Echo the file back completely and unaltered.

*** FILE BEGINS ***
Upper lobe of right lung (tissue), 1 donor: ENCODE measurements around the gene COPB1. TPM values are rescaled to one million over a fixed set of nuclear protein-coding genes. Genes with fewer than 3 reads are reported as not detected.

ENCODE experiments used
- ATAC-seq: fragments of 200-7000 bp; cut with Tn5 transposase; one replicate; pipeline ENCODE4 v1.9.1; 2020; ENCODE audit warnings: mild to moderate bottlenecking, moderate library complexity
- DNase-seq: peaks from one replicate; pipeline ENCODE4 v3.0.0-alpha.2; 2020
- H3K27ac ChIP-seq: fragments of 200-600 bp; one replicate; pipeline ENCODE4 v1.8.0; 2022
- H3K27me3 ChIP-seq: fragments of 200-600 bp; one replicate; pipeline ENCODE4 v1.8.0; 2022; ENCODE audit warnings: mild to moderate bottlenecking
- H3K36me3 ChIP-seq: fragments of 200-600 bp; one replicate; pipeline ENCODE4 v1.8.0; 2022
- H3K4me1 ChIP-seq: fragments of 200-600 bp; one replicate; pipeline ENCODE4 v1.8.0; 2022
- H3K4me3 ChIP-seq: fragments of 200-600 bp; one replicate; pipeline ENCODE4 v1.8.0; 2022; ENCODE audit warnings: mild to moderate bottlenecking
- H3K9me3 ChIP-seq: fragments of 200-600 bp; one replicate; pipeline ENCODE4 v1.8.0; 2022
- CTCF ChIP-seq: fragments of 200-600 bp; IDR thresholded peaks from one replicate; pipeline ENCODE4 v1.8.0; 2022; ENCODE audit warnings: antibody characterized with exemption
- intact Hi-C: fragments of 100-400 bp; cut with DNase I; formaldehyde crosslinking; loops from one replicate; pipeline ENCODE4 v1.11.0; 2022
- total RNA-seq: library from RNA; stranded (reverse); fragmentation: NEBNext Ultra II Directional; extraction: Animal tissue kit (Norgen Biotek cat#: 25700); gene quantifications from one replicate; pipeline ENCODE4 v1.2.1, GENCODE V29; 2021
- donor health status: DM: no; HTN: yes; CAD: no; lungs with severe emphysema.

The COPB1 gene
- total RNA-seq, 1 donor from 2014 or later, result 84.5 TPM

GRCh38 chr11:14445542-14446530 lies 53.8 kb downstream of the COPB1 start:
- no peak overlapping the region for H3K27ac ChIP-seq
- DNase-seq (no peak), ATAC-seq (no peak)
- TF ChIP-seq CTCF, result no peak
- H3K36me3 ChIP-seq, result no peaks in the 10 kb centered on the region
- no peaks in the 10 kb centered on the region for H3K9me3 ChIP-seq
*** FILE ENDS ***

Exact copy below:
Upper lobe of right lung (tissue), 1 donor: ENCODE measurements around the gene COPB1. TPM values are rescaled to one million over a fixed set of nuclear protein-coding genes. Genes with fewer than 3 reads are reported as not detected.

ENCODE experiments used
- ATAC-seq: fragments of 200-7000 bp; cut with Tn5 transposase; one replicate; pipeline ENCODE4 v1.9.1; 2020; ENCODE audit warnings: mild to moderate bottlenecking, moderate library complexity
- DNase-seq: peaks from one replicate; pipeline ENCODE4 v3.0.0-alpha.2; 2020
- H3K27ac ChIP-seq: fragments of 200-600 bp; one replicate; pipeline ENCODE4 v1.8.0; 2022
- H3K27me3 ChIP-seq: fragments of 200-600 bp; one replicate; pipeline ENCODE4 v1.8.0; 2022; ENCODE audit warnings: mild to moderate bottlenecking
- H3K36me3 ChIP-seq: fragments of 200-600 bp; one replicate; pipeline ENCODE4 v1.8.0; 2022
- H3K4me1 ChIP-seq: fragments of 200-600 bp; one replicate; pipeline ENCODE4 v1.8.0; 2022
- H3K4me3 ChIP-seq: fragments of 200-600 bp; one replicate; pipeline ENCODE4 v1.8.0; 2022; ENCODE audit warnings: mild to moderate bottlenecking
- H3K9me3 ChIP-seq: fragments of 200-600 bp; one replicate; pipeline ENCODE4 v1.8.0; 2022
- CTCF ChIP-seq: fragments of 200-600 bp; IDR thresholded peaks from one replicate; pipeline ENCODE4 v1.8.0; 2022; ENCODE audit warnings: antibody characterized with exemption
- intact Hi-C: fragments of 100-400 bp; cut with DNase I; formaldehyde crosslinking; loops from one replicate; pipeline ENCODE4 v1.11.0; 2022
- total RNA-seq: library from RNA; stranded (reverse); fragmentation: NEBNext Ultra II Directional; extraction: Animal tissue kit (Norgen Biotek cat#: 25700); gene quantifications from one replicate; pipeline ENCODE4 v1.2.1, GENCODE V29; 2021
- donor health status: DM: no; HTN: yes; CAD: no; lungs with severe emphysema.

The COPB1 gene
- total RNA-seq, 1 donor from 2014 or later, result 84.5 TPM

GRCh38 chr11:14445542-14446530 lies 53.8 kb downstream of the COPB1 start:
- no peak overlapping the region for H3K27ac ChIP-seq
- DNase-seq (no peak), ATAC-seq (no peak)
- TF ChIP-seq CTCF, result no peak
- H3K36me3 ChIP-seq, result no peaks in the 10 kb centered on the region
- no peaks in the 10 kb centered on the region for H3K9me3 ChIP-seq